It s not excludable and nonrival and public goods are usually something that the government that it s it s efficient usually for the government to provide that no sock a bit about what the free rider. Problem is it s basically a situation that arises when you have a non excludable good. So that means you can t prevent people from using your good. Now.

That s just saying. Let s say fireworks. You know if you were to light. A bunch of fireworks.

And you know and to enjoy. And well you can t really stop other people around you from enjoying it as well you know it s not excludable. So even though they didn t really pay for it that you know they re still getting to enjoy it so that s that s the problem. The problem is that you know free rider.

Other people get to enjoy it so now if everyone in a town is thinking about getting fireworks. Usually the problem is anyone on their own is probably going to think something like ah you know somebody else is probably gonna get fireworks. Oh. I don t need to really pay for them.

I ll just get two free right and enjoy them. But then the problem with that is usually everybody thinks like that and so nobody ends up getting fireworks. And so that s sort of a problem that arises and finally let s talk a little bit about what public goods are how you solve problems involving them now kind of like the free rider problem. The issue is that you know not everyone s gonna you re not gonna make the efficient decision.

If everyone s just thinking one individual at a time. And so the efficient thing to do is usually to have everybody kind of collectively make decisions. Because hey everybody s collectively enjoying that same good. And so let s take a situation.


Where you know you live in an apartment building. And there s ten people in your apartment building. And you guys are deciding whether or not to hire a security guard and let s say. The security guard.

You d have to pay them a wage of 700 and let s say each each of you all ten of you have this marginal benefit meaning the benefit of one extra you know security guard or something like that so. The question is how many security guards should you guys hire for your apartment. Building. Now.

If everyone s and making individuals on the road individual decisions on their own here s what s gonna happen you re gonna think hmmm should i hire security guard for seven hundred bucks well let s see the first security guard would give me a benefit of 100 dollars. So that s not worth the thing 100 second one that s even worse so you know at the end of the day. You know you re just not gonna hire any security guards right so let s say all 10 of you will think like that. And you know then no security guards end up getting hired.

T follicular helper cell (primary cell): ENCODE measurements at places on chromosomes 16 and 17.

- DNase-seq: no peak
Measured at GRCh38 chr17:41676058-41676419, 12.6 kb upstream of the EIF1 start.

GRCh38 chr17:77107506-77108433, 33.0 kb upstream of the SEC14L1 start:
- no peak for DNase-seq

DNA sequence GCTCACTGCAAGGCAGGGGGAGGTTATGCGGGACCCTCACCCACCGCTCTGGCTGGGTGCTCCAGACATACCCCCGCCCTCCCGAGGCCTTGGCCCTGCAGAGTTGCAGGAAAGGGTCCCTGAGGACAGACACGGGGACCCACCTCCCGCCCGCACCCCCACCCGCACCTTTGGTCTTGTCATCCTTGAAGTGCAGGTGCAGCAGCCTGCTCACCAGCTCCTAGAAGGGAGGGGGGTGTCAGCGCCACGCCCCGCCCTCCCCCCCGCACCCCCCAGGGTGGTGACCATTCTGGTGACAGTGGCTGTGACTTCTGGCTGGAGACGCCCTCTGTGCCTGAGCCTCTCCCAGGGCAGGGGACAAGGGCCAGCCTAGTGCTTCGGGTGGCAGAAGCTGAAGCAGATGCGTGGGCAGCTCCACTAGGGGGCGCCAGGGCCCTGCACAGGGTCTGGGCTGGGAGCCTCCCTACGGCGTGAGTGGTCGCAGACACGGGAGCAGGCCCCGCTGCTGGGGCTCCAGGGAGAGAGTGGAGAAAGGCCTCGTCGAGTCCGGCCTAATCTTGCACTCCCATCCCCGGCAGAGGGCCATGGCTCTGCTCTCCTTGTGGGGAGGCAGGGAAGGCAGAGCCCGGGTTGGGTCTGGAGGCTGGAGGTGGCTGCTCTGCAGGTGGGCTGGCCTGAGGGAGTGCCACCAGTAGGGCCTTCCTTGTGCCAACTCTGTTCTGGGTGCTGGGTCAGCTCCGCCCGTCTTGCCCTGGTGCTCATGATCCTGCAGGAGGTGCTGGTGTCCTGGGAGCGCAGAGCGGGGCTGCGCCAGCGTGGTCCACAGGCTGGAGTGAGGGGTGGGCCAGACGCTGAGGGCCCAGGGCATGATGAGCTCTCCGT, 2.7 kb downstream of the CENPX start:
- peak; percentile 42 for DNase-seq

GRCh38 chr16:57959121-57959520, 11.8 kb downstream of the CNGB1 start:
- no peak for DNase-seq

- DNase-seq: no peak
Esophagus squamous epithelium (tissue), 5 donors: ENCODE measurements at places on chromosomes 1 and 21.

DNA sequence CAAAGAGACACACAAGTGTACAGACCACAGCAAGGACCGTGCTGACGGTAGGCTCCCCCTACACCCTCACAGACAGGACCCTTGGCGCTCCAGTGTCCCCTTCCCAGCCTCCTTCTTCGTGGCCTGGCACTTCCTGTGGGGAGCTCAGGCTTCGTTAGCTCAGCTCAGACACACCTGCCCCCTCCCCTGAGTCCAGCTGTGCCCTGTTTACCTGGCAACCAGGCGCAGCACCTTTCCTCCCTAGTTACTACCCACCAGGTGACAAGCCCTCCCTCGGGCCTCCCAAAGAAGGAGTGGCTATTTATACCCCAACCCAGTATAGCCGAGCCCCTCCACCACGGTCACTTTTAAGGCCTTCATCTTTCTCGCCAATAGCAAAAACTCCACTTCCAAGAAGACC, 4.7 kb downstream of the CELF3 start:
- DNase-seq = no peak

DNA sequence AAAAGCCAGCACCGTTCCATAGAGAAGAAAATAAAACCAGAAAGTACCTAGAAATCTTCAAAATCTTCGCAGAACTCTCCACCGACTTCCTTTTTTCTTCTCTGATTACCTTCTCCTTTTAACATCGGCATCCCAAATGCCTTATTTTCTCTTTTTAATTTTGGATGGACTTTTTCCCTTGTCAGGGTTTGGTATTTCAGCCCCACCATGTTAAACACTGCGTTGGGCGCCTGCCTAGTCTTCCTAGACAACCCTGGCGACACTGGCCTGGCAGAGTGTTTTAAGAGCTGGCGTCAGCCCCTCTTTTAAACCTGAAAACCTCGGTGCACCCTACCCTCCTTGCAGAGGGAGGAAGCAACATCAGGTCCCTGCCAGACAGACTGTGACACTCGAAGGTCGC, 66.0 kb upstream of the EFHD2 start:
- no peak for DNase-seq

Because you re kind of hoping that somebody else might do it. And then you could be a free rider. So usually in this case. It makes sense to have a government or something equivalent so for example here you could decide to have like a board.

A co op board or something for your apartment building. Who will then make decisions and so here s what they would do they would say all right. What s our total benefit right the as in the marginal benefit you know really for for everyone. Because until here s the thing.

Unlike in the past where we would never add the marginal benefits for two different people here. We can because they re sharing. The good. That s the issue here for a private good like pizza.


We d never add your marginal benefit with their marginal benefit to figure out the equilibrium. We would add in fact the quantities. But here they re sharing the good. So you know the same security guard would give all ten people.

A hundred dollar benefit each so technically the total benefit is a thousand dollars. They should be willing to pay a thousand dollars in total for that security guard. Because everyone can ship in their own hundred. So that means that the first security guard is now kind of worth it to hire kids a wage of seven hundred and you can pull your money together.

And you know the thousand dollars is sort of worth it now the second one would be nine hundred and so on you could just multiply all these by ten. So here s the key whatever your marginal benefit is for every individual multiply. It by the number of people and then use that then you solve it the same way you d solve any other problems. So here once you multiply.

It by ten. That s the easiest problem ever where all right if it s 700 how much is sort of a cost of a security guard. How many should we hire first guy sure a second guys sure third a guy sure a fourth guy. It s on the border.

But sure but fifth guy no even if you pull all of our 60 that we re willing to pay for the fifth guy. If you pulled it all together that s only 600 and it s not going to be worth. It cover the wage of seven hundred so the correct answer then the efficient thing to do would be to hire four security guards. Which you can do through government.